As I just now remembered this, the skipping meteor was not a memory tape I replayed, despite its ready vividness. The skipping meteor image doesn't exist anywhere in particular in my mind. When I resurrected my experience, I assembled it anew. And I assemble it anew each time I remember it. The parts are tiny bits of evidence scattered sparsely through the hive of my brain: a record of cold shivering, of a bumpy ride somewhere, of many sightings of stars, of hitchhiking. The records are even finer grained than that: cold, bump, points of light, waiting. They are the same raw impressions our minds receive from our senses and with which it assembles our perceptions of the present.

Our consciousness creates the present, just as it creates the past, from many distributed clues scattered in our mind. Standing before an object in a museum, my mind associates its parallel straight lines with the notion of a "chair," even though the thing has only three legs. My mind has never before seen such a chair, but it compiles all the associations -- upright, level seat, stable, legs-and creates the visual image. Very fast. In fact, I will be aware of the general "chairness" of the chair before I can perceive its unique details.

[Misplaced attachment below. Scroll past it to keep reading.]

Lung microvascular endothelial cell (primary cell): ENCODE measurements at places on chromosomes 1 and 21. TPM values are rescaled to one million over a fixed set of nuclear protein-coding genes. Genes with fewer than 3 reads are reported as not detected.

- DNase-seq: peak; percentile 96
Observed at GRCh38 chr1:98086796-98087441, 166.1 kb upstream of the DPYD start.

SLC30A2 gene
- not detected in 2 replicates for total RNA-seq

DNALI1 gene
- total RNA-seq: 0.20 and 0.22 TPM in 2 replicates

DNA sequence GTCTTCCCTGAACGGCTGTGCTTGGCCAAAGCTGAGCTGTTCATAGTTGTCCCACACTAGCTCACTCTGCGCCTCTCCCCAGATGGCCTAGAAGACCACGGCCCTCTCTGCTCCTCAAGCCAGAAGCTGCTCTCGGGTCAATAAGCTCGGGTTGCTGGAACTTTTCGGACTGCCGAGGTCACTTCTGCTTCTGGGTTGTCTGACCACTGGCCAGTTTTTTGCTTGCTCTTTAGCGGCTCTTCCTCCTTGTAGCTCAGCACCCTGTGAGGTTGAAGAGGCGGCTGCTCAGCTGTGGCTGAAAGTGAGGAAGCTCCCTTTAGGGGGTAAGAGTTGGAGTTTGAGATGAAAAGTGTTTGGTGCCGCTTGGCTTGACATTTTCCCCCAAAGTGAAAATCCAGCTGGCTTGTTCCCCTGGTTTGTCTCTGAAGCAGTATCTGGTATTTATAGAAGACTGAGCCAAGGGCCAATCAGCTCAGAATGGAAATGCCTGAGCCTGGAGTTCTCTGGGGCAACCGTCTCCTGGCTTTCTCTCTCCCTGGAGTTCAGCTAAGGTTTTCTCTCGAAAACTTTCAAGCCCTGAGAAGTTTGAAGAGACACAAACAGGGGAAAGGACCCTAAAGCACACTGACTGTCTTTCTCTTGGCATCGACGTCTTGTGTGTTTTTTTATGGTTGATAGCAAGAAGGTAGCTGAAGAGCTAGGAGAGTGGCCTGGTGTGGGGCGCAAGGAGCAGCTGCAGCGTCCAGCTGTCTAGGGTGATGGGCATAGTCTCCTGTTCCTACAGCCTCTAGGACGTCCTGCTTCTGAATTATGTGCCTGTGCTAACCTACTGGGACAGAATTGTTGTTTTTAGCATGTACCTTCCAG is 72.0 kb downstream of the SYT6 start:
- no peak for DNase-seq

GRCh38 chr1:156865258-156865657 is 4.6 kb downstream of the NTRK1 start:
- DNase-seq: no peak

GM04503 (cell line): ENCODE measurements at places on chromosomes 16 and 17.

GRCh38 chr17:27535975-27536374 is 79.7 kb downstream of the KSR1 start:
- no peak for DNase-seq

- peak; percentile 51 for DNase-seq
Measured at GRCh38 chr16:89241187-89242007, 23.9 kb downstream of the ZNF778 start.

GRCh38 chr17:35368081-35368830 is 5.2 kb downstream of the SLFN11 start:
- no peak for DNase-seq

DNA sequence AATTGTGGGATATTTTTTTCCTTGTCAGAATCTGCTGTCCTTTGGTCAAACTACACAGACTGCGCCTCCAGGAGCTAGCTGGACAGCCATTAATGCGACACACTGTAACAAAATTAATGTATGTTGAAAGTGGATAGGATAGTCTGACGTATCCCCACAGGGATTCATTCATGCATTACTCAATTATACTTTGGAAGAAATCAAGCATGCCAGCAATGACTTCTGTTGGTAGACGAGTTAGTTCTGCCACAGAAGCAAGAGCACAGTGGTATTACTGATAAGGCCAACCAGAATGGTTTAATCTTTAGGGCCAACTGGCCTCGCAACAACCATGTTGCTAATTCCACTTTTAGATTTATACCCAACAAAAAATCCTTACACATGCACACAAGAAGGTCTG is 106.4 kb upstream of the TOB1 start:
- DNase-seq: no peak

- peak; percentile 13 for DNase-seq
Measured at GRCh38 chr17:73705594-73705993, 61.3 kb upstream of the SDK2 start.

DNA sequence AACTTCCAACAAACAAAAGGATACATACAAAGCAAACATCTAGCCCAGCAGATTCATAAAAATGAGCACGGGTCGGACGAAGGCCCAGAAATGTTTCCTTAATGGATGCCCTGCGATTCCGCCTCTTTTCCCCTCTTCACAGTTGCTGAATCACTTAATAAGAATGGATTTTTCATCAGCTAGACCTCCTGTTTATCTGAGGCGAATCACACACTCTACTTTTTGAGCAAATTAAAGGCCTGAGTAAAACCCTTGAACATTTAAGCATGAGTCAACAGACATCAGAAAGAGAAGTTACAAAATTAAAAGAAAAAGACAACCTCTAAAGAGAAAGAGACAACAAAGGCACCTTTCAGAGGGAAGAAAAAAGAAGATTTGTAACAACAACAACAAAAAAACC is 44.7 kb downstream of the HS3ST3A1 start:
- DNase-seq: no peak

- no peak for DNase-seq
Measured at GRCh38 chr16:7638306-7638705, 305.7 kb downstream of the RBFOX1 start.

Our memories (and our hive minds) are created in the same indistinct, haphazard way. To find the skipping meteor, my consciousness grabbed a thread with streaks of light and gathered a bunch of feelings associated with stars, cold, bumps. What I created depended on what else I had thrown into my mind recently, including what other thing I was doing/feeling last time I tried to assemble the skipping meteor memory. That's why the story is slightly different each time I remember it, because each time it is, in a real sense, a completely different experience. The act of perceiving and the act of remembering are the same. Both assemble an emergent whole from many distributed pieces.

"Memory," says cognitive scientist Douglas Hofstadter, "is highly reconstructive. Retrieval from memory involves selecting out of a vast field of things what's important and what is not important, emphasizing the important stuff, downplaying the unimportant." That selection process is perception. "I am a very big believer," Hofstadter told me, "that the core processes of cognition are very, very tightly related to perception."